(Arifa Akbar’s article appeared in the Guardian, 6/14.)

Nuanced, charismatic performances … Marcy Dolapo Oni and Patrice Naiambana in The Secret Lives of Baba Segi’s Wives. Photograph: Tristram Kenton for the Guardian

“Sir, you will deposit your sperm inside,” a hospital nurse instructs Baba Segi as she hands him a beaker. He – a polygamist and paradigm of chauvinistic braggadocio – insists he does not need a fertility test and that it is his fourth wife who needs to be examined, for “barrenness”.

He is told to leave his deposit in the container anyway, and with that begins a masturbation scene of such epic and eye-wateringly Rabelaisian proportions that it becomes the definitive show-stopping moment in a production filled to the brim with sexual swagger and sensational daring.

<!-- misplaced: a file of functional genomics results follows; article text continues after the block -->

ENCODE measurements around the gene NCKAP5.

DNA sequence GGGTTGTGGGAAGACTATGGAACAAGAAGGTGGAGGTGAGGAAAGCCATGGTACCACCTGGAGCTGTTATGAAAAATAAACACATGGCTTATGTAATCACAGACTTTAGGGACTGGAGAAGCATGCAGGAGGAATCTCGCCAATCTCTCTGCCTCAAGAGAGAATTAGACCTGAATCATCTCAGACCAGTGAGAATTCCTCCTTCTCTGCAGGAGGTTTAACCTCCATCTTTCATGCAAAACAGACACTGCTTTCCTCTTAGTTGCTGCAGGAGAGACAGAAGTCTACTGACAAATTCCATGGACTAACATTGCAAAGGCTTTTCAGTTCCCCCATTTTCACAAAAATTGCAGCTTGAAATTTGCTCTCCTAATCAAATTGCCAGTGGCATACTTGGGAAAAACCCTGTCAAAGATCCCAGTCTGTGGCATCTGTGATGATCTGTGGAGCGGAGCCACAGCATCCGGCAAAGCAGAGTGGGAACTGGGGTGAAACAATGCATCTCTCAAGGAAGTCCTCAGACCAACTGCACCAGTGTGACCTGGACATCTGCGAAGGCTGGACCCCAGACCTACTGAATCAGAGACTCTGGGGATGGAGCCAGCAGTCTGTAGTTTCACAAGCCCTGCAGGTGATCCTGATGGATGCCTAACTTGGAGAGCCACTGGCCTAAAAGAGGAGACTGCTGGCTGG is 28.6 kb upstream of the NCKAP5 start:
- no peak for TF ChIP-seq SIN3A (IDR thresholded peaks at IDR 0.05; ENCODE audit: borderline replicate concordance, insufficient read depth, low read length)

Based on Lola Shoneyin’s bestselling 2011 novel, the play is set in an enclave of modern-day Nigeria where tribal custom and witchcraft still rub up against rationality and science. Ostensibly about polygamy in old Africa, it is a far more universal story of the shifting power-play inside a marriage and sexual envy between women. When the youngest and most educated wife, Bolanle (Marcy Dolapo Oni), enters the scene, the other three plot murderous schemes against her, like Macbeth’s witches. This adaptation by the award-winning writer Rotimi Babatunde captures the complicated gender dynamics: his rampant misogyny, their occasional misandry, and the quiet, subversive power they wield inside his household.

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